The d8 Role-Playing System

Also posted on my Substack page.

The d8 System is a role-playing game system designed to be mechanically lightweight, so as not to break immersion, and to be modular. It enables experienced GMs (in Dungeons & Dragons parlance, DMs) to run campaigns in a manner similar to what they would use in other systems, but it also provides tools for extension. The long-term vision here is that designers and GMs can build and share modules specific to their preferred gaming styles and genres.

Since only the core mechanics (“Core d8”) have been written and no modules exist yet, d8 isn’t intended for use by inexperienced GMs.

What Is a Role-Playing Game, Anyway?

Ask ten role-players (including GMs) this question, and you’ll get d12 different answers.

I’m a novelist (Farisa’s Crossing, 2021) so I’ve encountered the various approaches to, and theories about, storytelling— they are too numerous to list here. I also studied math in college, so you’d rightly guess that I’ve spent far too much time analyzing game mechanics and their probability distributions. I know the “3d6” distribution by heart (triangular 1 to 21, 25, 27; back down). I’ve also played a lot of RPGs, both electronic and tabletop. The d8 System exists for tabletop play, where the design problems are most interesting. A video game can do (and is expected to do) millions of tiny calculations per second; but a GM must construct the game world and its challenges, to some extent, on the fly. Her players will do things she didn’t expect; she will have to let the world respond in a world that doesn’t break immersion.

Players (and GMs) have a wide variety of tastes. Some want to see battles play out on hex paper and know exactly how much range a trebuchet has. Others prefer deep-character storytelling approaches and only want to know what their avatar in the game— their player character (PC)— is experiencing; they get upset if the GM says, “You lost 5 hit points”, because the character doesn’t know what ‘hit points’ are. Some players want realism; some want plot armor. There’s no right or wrong here; it’s all a matter of taste.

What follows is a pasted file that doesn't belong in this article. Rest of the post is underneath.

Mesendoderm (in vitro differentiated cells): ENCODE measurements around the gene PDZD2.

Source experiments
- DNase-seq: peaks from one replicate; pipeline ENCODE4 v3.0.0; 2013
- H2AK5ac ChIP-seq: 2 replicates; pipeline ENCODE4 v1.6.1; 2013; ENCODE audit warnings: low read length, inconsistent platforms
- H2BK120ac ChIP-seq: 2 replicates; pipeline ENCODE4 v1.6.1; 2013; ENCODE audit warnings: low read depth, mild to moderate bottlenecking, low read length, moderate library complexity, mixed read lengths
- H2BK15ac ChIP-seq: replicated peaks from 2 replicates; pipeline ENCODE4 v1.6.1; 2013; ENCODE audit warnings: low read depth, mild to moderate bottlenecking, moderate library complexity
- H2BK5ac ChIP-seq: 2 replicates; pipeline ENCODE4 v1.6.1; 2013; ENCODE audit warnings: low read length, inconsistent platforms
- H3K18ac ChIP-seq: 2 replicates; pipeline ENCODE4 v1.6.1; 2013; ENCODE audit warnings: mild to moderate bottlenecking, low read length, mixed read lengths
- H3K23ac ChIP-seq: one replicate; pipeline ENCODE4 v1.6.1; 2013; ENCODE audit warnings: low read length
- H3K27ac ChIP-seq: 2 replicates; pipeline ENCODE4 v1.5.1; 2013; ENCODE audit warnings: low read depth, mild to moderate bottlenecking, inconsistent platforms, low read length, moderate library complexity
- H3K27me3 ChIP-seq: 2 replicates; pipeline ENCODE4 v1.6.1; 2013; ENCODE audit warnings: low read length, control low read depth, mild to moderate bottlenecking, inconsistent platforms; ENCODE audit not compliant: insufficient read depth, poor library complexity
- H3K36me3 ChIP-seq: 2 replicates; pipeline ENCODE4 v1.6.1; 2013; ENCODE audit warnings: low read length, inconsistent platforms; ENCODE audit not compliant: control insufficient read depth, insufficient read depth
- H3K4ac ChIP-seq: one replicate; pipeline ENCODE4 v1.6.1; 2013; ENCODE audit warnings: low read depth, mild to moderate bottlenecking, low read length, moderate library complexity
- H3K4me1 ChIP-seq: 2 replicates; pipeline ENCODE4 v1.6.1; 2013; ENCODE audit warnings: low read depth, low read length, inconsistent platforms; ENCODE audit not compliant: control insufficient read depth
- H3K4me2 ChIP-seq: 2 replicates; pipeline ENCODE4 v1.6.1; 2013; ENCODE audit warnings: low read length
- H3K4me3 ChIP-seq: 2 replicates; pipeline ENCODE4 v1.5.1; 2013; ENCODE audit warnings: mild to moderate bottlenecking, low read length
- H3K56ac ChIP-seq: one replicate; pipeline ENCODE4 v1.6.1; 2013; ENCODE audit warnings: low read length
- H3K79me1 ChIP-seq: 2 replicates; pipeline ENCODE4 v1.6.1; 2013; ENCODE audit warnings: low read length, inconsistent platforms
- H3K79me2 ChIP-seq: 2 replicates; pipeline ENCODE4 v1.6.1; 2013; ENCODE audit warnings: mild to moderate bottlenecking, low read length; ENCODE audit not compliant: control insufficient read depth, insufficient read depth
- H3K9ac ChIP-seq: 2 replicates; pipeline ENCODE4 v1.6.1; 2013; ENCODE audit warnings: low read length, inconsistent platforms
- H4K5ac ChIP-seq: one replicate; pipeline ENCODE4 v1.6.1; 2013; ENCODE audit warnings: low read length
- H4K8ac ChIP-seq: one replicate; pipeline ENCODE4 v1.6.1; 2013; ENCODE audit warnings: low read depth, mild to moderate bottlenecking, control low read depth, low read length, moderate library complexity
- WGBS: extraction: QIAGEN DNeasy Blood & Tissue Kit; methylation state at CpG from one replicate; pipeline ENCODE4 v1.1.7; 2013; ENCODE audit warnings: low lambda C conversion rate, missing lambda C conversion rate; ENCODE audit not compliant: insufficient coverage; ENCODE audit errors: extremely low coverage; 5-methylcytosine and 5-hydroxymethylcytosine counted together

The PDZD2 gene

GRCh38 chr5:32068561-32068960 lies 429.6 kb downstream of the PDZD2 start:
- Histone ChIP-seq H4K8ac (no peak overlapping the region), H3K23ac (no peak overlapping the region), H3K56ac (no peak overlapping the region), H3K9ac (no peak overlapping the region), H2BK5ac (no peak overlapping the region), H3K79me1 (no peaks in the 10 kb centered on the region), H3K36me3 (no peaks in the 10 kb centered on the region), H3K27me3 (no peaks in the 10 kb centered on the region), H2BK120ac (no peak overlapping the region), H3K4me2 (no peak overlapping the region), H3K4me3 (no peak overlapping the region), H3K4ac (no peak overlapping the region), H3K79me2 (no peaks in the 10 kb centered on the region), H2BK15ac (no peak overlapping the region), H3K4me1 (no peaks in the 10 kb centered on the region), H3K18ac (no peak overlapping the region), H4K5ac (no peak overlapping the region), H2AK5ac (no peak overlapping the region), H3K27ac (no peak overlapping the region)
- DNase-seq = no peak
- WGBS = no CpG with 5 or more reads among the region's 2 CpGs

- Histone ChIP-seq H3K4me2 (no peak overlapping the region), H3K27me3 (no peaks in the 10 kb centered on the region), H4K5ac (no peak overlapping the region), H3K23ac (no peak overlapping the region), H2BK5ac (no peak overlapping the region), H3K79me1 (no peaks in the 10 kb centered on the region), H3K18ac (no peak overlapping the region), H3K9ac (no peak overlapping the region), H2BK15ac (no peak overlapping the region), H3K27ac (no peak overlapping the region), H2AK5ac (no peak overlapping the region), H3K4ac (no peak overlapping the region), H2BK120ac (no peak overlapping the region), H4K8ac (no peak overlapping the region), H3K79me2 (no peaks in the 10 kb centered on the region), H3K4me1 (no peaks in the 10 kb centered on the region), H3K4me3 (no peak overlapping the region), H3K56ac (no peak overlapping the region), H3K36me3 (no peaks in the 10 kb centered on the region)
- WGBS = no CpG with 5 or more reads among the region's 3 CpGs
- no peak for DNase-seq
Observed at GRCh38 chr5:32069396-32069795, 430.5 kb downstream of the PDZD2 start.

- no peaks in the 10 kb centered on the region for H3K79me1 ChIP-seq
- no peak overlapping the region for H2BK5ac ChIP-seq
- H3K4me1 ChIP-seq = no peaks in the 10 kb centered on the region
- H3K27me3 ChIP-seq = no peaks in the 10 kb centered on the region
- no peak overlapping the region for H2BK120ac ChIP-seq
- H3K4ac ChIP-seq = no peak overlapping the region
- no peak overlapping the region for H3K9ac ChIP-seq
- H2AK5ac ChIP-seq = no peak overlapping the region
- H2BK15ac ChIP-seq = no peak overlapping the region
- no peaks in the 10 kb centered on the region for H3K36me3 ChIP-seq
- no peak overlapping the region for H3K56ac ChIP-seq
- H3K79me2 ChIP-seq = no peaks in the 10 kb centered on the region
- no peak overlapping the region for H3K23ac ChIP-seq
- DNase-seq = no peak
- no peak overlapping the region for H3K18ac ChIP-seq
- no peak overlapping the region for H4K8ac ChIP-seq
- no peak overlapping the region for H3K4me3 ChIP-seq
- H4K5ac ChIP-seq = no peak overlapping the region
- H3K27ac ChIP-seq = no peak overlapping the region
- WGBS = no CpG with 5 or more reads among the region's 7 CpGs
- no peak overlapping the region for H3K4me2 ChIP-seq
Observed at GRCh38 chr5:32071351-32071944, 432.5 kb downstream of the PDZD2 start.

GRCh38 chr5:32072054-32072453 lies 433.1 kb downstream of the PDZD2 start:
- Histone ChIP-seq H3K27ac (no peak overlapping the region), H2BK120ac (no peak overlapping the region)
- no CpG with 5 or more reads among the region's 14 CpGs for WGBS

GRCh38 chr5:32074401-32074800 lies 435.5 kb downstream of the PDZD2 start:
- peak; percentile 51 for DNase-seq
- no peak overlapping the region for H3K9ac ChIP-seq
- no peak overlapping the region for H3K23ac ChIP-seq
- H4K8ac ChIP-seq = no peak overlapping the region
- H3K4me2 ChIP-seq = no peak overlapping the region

The core of the d8 System is designed to appeal both to statistician-strategists as well as holistic in-character gamers— to the extent that both camps can never be satisfied perfectly, such refinements are left to modules. By design, little information is conferred through game mechanics that the characters themselves wouldn’t know. To get specific, numeric data usually take the form of small integers (whole numbers). Almost no character would experience an action as “a 67th-percentile performance” but they would know the difference between 2/fair and 3/good, between 3/good and 4/very-good, etc.

Statistics and systems should only be a small part of the role-playing game experience. Some players and GMs are happy to go “systemless” and let the game be a free-form interactive story. Others want the game to hold fast to a common language— because that’s what a role-playing system is, in a sense: a language— so they know precisely how likely a mounted barbarian is to hit a downed orc at night with a +1 Axe of Retribution. These things need to be resolved, and fairly quickly. Constant calculation, however, can bog the game down. If the GM and the players find themselves in an argument about whether a percentile roll of 78 suffices to hit the man on the privy with a crossbow bolt, versus whether it ought to have taken at least 79, then everyone has lost.

The GM has the hardest job. She’s the worldbuilder and storyteller, which means she has the godlike power to “decide” what happens to the players, even overruling the dice if she wants. This, of course, means that if she’s unskilled and impulsive the game might suck, and the players have the ultimate vote-with-their-feet power to quit a campaign if that happens. Like a novelist, she has to keep a storyteller’s paradoxical combination of unflappable authority and deep humility. Her players will suggest solutions and story arcs she didn’t think of; she’ll have to know when to adapt, and when to overrule them.